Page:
Date of Award


Document Type


Degree Name

Philosophy (Ph.D)



First Advisor

Anne E. Geller

Second Advisor

Steven Alvarez

Third Advisor

Jennifer Travis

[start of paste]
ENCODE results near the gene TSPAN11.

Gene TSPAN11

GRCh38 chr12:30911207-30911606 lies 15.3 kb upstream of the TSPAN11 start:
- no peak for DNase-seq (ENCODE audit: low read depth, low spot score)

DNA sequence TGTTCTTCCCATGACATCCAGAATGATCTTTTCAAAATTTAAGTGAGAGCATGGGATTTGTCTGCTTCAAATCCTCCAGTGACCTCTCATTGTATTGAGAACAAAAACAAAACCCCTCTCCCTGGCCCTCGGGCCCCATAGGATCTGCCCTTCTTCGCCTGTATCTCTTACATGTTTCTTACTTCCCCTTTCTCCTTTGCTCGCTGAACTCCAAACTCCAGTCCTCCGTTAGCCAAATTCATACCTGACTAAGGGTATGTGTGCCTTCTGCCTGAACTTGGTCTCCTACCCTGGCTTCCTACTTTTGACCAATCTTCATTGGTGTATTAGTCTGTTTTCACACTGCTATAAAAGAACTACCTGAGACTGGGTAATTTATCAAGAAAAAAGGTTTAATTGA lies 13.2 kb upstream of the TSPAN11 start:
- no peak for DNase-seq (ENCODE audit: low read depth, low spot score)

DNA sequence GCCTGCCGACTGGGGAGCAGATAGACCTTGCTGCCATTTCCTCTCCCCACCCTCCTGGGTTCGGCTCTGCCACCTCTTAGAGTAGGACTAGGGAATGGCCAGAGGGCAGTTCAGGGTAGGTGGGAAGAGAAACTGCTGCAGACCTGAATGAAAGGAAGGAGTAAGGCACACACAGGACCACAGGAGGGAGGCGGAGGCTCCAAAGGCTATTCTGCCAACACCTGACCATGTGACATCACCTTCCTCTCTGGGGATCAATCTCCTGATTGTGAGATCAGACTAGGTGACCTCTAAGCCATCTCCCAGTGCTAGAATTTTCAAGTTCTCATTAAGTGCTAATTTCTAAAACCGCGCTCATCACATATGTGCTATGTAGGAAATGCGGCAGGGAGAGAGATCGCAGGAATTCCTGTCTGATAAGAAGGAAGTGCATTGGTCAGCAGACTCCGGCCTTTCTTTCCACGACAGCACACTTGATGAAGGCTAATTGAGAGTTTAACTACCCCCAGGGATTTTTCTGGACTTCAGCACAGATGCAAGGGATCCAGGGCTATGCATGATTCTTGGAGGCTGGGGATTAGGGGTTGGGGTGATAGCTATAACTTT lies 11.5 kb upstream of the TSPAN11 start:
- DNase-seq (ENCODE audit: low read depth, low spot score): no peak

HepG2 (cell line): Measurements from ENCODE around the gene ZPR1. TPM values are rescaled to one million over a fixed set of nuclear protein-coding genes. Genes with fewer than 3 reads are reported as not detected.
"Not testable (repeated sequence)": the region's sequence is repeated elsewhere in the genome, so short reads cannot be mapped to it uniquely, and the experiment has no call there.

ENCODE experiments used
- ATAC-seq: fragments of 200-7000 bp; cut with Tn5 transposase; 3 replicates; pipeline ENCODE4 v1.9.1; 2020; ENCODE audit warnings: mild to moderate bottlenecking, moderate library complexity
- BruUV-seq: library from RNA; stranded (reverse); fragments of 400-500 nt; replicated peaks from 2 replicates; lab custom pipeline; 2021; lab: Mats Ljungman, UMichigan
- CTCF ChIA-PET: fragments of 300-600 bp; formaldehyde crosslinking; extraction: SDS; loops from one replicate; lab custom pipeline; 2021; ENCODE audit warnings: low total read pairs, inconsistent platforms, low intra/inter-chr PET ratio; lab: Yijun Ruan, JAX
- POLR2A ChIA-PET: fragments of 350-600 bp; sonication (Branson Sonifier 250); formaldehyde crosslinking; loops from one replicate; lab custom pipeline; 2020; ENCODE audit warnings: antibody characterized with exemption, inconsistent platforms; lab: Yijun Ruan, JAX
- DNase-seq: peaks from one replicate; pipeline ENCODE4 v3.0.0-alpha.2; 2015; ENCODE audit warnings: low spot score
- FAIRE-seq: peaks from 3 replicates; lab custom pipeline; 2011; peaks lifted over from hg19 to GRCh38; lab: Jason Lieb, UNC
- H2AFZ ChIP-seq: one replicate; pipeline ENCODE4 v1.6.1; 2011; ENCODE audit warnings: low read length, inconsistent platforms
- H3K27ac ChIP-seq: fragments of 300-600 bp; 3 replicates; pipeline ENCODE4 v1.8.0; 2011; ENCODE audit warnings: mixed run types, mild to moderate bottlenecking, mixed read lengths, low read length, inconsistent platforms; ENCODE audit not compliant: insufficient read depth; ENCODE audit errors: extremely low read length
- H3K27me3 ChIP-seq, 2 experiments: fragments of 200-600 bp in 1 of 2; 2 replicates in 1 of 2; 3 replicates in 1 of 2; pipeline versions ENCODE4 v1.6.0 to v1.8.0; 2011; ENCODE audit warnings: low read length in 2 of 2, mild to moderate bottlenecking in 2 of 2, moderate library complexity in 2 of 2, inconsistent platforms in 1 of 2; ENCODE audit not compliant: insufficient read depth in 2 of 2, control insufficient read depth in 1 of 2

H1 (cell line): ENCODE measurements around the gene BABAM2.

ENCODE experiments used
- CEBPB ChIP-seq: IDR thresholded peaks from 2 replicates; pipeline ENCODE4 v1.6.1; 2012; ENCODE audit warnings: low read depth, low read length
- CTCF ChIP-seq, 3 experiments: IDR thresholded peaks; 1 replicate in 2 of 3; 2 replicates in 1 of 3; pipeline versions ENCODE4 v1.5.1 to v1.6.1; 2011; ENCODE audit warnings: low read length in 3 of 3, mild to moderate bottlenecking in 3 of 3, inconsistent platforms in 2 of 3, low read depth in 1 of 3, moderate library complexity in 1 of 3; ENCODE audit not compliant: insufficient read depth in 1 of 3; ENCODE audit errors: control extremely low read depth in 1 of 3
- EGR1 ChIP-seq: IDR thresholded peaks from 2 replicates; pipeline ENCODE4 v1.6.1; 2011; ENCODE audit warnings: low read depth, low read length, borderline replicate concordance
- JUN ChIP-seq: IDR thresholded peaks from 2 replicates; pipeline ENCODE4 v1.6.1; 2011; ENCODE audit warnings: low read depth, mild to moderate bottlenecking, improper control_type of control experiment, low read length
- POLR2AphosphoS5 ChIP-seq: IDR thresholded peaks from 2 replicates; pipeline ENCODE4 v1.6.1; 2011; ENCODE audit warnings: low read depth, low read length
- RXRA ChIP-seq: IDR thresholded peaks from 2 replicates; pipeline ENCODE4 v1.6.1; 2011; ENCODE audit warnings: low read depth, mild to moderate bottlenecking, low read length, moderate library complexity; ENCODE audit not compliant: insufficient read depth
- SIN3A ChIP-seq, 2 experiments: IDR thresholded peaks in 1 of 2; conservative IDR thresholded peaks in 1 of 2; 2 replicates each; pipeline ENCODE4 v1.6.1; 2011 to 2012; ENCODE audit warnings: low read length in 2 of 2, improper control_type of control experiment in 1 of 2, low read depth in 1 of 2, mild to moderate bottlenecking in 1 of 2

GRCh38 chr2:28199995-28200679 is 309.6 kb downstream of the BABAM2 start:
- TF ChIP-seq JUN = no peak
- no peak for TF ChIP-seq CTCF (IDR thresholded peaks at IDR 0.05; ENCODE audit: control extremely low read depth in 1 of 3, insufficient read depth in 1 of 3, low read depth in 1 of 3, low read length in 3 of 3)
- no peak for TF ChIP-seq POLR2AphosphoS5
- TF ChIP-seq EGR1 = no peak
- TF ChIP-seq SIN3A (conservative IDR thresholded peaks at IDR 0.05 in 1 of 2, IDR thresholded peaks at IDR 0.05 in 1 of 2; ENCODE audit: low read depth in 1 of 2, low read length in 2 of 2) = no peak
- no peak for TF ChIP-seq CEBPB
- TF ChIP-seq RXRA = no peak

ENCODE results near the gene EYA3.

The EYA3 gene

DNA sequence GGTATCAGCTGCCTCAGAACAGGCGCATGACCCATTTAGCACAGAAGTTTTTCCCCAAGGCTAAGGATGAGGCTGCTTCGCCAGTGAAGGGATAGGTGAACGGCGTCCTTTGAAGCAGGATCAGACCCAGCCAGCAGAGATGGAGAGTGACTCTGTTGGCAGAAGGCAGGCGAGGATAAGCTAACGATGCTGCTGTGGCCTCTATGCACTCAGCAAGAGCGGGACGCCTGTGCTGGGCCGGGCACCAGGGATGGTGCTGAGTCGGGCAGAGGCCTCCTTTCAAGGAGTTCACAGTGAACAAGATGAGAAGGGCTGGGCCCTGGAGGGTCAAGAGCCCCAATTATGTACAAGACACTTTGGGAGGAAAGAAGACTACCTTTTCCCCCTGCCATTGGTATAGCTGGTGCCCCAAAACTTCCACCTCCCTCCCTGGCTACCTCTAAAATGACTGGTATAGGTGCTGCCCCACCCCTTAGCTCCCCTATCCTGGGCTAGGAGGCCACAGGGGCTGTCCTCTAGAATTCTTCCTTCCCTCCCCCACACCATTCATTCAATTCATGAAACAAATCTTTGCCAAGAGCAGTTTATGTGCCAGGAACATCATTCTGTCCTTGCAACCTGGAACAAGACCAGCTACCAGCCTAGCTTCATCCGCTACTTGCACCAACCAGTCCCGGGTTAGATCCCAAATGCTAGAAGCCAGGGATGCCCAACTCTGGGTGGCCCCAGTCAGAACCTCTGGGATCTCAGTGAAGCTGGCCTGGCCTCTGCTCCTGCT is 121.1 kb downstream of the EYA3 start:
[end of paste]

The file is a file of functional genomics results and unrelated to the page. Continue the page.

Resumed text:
By studying A.A.’s prescribed qualification narrative device, examining literacy studies that continue to circulate A.A.’s narrative model, analyzing LGBTQIAP+ qualifications published through A.A.’s literary press, and exploring A.A.’s deeply hidden history of its Queer members, I identify how Queer members learn how to tell their qualifications within the confines of the program’s cisheteronormative history and are forced to conceal their identities for the sake of preserving the A.A. redemption story. I argue that there is a difference between narrative telling and recovery storytelling: that while most recovery literacy narratives are crafted and occur in church basements, where A.A.’s rhetorical prescriptiveness is required and reproduced as an attempt to contain its hegemonic culture, Queer members are seeking rhetorical community spaces outside the program’s walls. As a woman, as a feminist, and as a Gender Non-Conforming Lesbian, I have learned that the telling of my recovery literacy narrative within the confines of A.A.’s qualification paradigm, within its institutional social system, has hindered my literacy practices and identity-formation as a Queer person who relies on community for survival. Through autoethnography, I draw on my own experiences to show that while the institutionalization of A.A.’s literacy and literary praxis saved my life, I had to leave my Queer identity at the door in order to participate in A.A.’s redemption story. I articulate critical observations of A.A.’s patriarchal culture, which I have been actively participating in for most of my recovery. While A.A. program tries offer its best version of inclusivity, it still expects Queer members to conform to A.A’s cishegemony and narrative history. I describe “Voices from Rock Bottom (VFRB),” the digital storytelling project I founded and developed, which invites Queer storytellers to share Queerstories of recovery, working from a rhetorical methodology that embraces Queer literacies, intersectionality, and inclusivity. I conclude that inclusive storytelling happens when Queer members move beyond A.A.’s literacy and literary borders and engage in public recovery literacies through Queerstories of recovery, bringing visibility to the community.